It was certainly an up and down 2021-22 season for the Boston Bruins. They started the season slow, but once the calendar turned to 2022, they were one of the best teams in the NHL. They ended up with the first wild card spot in the Eastern Conference, in which all eight playoff teams finished with over 100 points.
As the dust settles following the First Round elimination from the Stanley Cup Playoffs at the hands of the Carolina Hurricanes in seven games, it’s time to turn our attention to the offseason that has a lot of questions surrounding it for the Bruins and general manager (GM) Don Sweeney. Before we embark on a big offseason for the Black and Gold, let’s take one last look back at 2021-22 with some player grades by position. First up are the left wings.
Over the last couple of seasons, the Bruins’ first-line left wing has been much better behaved in staying out of the limelight with the NHL Department of Player Safety and letting his talking and actions be centered around his game. Not so much this past season.
Marchand was suspended twice for a total of eight games. He was suspended in November for slew-footing Vancouver Canucks defensemen Oliver Ekman-Larsson, then he was hit with a six-game ban in February for punching and waving his stick in the face of Pittsburgh Penguins goalie Tristan Jarry. Despite the suspensions, Marchand finished the regular season with 32 goals and a team-high 48 assists, despite going through a lengthy scoring slump in April. He also collected a team-high 80 points and a team-high 27 power play points on seven goals and 20 assists. He was also valuable once again on the penalty kill and the first man-advantage unit. He had four goals, seven assists, and 11 points in the playoffs against the Hurricanes, which again, were team highs.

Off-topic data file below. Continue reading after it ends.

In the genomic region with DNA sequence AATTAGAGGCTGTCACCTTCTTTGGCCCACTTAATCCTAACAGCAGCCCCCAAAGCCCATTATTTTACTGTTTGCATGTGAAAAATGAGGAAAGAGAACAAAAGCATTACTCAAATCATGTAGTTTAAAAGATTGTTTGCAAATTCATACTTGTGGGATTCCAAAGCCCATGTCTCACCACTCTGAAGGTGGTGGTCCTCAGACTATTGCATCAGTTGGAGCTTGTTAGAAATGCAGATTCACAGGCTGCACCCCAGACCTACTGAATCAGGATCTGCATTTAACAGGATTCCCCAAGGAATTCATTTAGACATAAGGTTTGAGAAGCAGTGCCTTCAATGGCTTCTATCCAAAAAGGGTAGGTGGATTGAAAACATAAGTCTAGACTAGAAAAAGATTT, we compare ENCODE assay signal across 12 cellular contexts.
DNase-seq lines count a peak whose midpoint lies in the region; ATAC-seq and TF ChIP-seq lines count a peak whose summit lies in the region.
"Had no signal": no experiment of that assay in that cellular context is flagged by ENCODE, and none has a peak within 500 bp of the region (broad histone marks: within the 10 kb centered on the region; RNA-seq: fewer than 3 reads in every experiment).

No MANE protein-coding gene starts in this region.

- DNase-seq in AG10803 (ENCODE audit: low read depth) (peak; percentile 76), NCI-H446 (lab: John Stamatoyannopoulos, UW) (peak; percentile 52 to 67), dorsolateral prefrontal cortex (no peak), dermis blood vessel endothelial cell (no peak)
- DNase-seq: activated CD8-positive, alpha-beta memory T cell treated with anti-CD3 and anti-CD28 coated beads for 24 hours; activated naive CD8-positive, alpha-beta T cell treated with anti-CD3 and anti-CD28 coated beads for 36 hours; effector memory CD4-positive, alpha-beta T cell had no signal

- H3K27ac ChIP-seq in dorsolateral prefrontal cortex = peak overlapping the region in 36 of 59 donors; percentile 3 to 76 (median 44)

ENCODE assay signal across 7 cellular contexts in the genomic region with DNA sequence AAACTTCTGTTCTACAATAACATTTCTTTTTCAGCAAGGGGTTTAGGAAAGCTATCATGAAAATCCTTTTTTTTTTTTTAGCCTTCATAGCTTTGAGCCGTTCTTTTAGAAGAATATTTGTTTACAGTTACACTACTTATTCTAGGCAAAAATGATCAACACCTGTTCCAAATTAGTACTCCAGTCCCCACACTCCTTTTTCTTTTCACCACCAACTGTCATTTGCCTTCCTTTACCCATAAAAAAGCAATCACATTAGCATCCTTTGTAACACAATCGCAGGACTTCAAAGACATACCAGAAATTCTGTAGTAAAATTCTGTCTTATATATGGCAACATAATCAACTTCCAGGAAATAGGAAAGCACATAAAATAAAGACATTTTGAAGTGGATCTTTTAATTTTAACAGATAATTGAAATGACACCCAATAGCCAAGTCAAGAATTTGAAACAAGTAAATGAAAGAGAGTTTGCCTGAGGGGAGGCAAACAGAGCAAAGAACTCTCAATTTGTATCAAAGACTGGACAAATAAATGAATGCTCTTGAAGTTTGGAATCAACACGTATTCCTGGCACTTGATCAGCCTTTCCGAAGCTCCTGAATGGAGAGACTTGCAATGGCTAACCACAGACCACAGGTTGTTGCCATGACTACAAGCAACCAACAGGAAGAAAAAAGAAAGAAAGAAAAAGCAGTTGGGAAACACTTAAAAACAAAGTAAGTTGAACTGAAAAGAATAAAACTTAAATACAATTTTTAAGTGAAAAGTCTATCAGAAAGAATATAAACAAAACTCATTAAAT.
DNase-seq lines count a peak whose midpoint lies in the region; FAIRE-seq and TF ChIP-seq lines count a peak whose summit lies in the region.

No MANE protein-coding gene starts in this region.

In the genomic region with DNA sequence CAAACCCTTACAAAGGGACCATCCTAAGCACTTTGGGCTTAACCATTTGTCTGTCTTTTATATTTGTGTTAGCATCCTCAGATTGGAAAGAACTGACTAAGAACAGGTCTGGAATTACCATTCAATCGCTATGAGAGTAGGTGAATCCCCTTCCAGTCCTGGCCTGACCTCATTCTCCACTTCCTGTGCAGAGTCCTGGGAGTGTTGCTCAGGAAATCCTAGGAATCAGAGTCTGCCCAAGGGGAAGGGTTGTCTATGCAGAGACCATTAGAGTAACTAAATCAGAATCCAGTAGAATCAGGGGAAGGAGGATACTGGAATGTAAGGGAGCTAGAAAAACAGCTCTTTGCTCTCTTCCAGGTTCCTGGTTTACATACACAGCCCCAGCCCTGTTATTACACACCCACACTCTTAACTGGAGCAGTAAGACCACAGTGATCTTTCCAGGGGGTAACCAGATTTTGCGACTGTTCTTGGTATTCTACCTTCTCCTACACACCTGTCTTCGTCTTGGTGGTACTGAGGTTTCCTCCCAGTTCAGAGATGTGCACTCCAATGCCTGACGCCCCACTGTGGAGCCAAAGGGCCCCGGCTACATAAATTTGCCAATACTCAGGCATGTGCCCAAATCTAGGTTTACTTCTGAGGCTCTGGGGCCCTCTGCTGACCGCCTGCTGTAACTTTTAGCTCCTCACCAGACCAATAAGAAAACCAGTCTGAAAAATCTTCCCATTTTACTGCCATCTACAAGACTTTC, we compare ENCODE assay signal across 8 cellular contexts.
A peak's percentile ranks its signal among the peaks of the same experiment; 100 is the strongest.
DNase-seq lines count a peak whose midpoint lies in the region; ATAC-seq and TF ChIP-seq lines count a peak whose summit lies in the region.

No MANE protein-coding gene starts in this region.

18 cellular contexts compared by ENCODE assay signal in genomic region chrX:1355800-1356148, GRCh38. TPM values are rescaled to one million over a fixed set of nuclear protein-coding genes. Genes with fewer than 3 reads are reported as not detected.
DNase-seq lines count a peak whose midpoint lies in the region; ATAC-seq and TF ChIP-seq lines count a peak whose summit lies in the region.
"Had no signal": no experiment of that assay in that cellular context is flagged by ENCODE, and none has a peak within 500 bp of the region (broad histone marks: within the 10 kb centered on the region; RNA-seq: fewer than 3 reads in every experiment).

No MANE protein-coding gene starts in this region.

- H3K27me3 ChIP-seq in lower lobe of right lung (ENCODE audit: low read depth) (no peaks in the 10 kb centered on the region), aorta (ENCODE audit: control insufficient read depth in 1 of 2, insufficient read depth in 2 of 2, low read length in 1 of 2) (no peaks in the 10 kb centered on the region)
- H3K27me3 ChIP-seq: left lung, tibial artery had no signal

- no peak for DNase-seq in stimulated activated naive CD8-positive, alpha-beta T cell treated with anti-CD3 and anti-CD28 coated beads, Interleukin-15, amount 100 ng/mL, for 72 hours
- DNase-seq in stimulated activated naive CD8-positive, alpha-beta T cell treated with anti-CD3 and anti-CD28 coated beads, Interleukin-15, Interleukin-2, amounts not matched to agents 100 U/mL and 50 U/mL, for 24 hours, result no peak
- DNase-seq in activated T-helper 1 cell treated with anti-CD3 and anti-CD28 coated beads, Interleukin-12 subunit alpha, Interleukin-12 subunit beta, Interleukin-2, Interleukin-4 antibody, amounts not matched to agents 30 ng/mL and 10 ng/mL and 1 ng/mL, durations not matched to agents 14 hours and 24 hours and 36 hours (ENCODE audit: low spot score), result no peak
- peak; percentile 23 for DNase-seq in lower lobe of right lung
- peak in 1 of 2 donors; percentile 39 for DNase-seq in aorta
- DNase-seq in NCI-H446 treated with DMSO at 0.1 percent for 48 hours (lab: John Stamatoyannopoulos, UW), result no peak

At 34 years old, he certainly is on the backside of his career, but he is continuing to put up impressive numbers as each season passes. He is the leading candidate to be the Bruins’ next captain if Patrice Bergeron ends up retiring this offseason.
After acquiring him at the trade deadline in April of 2021, the Bruins re-signed Hall last summer, and this season, he primarily played on the second line, but his season took off as well as Boston’s when coach Bruce Cassidy dropped David Pastrnak down as the right wing on his line and Erik Haula was bumped up as the center. Hall finished with 20 goals and 41 assists, but like most of his teammates, he struggled in the playoffs with two goals, four points, and a plus/minus of minus-6.
The Bruins could have used more consistent scoring from the former Hart Trophy winner this season, especially in the postseason. Nothing against Charlie Coyle or Haula, but Hall seems to thrive better when he has a play-making center next to him. You saw the difference in his play when he was up on the top line with Bergeron this season when Marchand was suspended.